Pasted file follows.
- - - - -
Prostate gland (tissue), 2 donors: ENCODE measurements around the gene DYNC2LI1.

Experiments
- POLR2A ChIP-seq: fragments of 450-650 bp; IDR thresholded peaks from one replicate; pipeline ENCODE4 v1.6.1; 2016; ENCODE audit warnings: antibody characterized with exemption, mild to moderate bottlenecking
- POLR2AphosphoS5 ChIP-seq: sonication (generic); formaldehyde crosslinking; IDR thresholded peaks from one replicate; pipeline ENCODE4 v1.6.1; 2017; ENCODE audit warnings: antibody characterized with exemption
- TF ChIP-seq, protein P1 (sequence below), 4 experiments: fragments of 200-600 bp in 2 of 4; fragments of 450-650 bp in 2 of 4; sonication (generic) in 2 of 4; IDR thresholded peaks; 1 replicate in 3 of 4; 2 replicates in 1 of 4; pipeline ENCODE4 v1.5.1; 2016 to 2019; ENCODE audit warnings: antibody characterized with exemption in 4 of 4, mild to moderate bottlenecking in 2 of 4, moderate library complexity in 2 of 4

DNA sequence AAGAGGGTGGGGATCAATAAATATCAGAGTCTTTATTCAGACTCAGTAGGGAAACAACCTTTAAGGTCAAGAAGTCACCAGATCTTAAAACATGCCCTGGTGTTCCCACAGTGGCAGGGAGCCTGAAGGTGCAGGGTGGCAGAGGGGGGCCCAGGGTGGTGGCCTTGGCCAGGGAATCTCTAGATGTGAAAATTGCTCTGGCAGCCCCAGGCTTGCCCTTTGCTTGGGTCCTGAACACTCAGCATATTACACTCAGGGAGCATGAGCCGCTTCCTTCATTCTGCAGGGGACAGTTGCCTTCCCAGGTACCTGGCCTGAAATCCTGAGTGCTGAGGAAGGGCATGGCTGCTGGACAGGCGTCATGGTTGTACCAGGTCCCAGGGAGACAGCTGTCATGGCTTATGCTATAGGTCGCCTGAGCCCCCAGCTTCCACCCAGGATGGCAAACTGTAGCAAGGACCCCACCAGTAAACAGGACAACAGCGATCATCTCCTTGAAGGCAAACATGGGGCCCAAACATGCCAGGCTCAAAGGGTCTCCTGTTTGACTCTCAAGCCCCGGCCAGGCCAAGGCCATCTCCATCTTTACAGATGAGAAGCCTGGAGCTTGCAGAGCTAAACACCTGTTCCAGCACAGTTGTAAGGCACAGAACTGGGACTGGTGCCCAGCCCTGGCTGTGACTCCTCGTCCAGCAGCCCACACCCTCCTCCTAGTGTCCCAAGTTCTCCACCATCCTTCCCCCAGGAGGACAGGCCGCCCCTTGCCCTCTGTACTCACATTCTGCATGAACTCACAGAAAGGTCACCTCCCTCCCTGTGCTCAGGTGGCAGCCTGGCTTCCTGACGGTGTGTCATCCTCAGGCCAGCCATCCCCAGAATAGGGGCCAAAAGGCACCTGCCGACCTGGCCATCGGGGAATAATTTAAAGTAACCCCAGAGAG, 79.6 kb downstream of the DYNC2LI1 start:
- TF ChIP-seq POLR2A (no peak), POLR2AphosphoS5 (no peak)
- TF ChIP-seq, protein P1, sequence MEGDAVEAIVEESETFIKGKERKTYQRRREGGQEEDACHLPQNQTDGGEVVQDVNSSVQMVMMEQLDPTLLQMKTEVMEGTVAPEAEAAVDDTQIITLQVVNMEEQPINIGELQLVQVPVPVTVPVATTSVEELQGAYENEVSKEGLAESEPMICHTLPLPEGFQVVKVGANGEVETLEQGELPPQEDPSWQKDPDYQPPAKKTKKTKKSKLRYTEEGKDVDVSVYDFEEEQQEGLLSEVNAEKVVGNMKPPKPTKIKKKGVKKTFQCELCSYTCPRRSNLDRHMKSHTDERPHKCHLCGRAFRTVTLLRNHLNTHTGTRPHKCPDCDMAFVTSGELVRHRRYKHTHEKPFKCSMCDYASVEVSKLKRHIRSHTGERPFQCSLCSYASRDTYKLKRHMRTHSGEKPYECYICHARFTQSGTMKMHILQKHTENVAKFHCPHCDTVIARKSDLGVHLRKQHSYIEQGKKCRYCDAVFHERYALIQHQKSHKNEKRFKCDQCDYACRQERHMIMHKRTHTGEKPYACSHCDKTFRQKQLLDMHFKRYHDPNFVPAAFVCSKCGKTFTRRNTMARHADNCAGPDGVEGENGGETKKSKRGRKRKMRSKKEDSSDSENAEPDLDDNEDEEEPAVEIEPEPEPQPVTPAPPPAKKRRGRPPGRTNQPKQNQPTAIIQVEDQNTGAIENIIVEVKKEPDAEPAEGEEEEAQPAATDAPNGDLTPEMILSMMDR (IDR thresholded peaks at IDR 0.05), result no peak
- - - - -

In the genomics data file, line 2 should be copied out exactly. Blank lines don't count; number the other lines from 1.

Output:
Experiments